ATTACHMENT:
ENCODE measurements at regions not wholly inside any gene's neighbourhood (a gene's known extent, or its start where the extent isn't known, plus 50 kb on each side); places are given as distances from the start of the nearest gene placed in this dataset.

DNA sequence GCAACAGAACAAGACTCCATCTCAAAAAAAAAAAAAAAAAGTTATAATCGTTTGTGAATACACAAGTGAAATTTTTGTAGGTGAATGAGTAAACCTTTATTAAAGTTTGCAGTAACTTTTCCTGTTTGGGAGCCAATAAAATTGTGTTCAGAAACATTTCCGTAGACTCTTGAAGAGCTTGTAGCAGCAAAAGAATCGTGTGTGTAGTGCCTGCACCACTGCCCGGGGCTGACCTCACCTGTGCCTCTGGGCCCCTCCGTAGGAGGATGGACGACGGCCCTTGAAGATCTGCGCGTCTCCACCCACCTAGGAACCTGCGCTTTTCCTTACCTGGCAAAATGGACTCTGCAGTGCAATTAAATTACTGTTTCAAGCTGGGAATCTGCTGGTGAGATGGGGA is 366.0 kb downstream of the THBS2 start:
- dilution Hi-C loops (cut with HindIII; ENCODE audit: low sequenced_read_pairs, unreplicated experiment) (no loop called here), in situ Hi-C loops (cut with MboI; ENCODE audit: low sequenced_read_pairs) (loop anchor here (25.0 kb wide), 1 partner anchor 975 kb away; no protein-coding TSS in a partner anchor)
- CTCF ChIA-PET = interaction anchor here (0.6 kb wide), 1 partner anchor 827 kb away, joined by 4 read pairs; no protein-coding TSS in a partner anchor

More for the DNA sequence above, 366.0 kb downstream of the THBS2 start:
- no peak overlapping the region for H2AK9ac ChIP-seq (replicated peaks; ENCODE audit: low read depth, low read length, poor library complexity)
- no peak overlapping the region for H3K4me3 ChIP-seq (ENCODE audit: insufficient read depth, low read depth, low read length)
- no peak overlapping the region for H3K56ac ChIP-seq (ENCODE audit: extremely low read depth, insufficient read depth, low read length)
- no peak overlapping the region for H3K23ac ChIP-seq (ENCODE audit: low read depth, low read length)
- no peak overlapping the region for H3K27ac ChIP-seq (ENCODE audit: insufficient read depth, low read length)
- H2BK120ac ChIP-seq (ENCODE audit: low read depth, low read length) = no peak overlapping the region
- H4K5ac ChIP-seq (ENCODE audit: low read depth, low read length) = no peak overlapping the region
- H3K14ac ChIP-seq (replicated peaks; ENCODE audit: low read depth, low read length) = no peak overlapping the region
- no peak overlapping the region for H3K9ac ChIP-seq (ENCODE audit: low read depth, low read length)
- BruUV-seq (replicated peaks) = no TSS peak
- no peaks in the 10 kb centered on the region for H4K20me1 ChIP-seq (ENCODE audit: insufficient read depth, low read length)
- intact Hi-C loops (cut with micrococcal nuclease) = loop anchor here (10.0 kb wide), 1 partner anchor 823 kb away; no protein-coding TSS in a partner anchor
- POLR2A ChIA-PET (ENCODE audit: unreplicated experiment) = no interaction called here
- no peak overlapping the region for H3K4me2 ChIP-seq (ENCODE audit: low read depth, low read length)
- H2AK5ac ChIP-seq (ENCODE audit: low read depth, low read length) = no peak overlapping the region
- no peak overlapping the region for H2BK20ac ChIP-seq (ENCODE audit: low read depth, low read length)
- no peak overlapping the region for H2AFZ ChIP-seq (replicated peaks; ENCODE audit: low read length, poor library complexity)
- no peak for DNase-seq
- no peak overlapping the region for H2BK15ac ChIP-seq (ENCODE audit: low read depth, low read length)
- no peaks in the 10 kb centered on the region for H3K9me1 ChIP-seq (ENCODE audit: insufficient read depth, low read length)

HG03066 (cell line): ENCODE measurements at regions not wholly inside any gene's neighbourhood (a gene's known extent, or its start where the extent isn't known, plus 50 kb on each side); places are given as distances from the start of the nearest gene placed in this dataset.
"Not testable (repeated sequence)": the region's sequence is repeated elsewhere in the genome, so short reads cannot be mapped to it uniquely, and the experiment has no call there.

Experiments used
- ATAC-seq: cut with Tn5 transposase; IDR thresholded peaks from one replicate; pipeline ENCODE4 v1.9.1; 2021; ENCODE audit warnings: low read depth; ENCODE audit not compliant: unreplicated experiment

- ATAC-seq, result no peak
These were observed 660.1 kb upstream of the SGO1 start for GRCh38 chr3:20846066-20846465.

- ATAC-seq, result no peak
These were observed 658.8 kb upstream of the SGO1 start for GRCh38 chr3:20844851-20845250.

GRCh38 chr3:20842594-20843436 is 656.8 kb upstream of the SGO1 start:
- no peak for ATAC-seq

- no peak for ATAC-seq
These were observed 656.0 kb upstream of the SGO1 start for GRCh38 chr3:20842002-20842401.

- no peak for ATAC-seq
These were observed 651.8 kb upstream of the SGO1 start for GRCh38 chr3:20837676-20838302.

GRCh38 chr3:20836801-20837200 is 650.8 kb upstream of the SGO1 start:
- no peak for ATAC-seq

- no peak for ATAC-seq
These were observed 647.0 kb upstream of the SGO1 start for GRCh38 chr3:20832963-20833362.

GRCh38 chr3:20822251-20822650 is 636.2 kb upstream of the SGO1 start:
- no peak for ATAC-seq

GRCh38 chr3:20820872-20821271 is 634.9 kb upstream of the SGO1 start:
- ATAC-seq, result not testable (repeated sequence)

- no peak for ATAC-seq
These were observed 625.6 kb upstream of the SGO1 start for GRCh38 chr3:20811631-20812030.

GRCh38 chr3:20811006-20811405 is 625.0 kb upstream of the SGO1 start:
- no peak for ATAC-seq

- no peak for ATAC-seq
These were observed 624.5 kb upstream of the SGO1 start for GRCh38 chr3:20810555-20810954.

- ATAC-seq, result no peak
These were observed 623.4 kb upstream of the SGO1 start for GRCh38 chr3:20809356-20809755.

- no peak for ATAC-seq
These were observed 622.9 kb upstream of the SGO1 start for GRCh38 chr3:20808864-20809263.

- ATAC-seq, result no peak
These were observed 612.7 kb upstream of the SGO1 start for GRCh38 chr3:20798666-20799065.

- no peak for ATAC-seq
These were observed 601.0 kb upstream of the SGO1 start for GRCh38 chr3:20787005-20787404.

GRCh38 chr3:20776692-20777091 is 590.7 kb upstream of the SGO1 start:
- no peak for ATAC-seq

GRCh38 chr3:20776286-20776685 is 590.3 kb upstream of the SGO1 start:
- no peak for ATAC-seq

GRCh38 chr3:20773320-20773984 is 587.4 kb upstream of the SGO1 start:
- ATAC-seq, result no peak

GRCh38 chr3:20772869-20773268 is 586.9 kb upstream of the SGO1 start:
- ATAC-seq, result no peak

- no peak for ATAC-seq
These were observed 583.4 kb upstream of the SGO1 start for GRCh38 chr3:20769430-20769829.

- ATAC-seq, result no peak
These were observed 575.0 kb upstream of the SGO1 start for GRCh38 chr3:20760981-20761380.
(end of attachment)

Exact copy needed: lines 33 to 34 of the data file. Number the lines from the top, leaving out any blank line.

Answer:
These were observed 658.8 kb upstream of the SGO1 start for GRCh38 chr3:20844851-20845250.

GRCh38 chr3:20842594-20843436 is 656.8 kb upstream of the SGO1 start: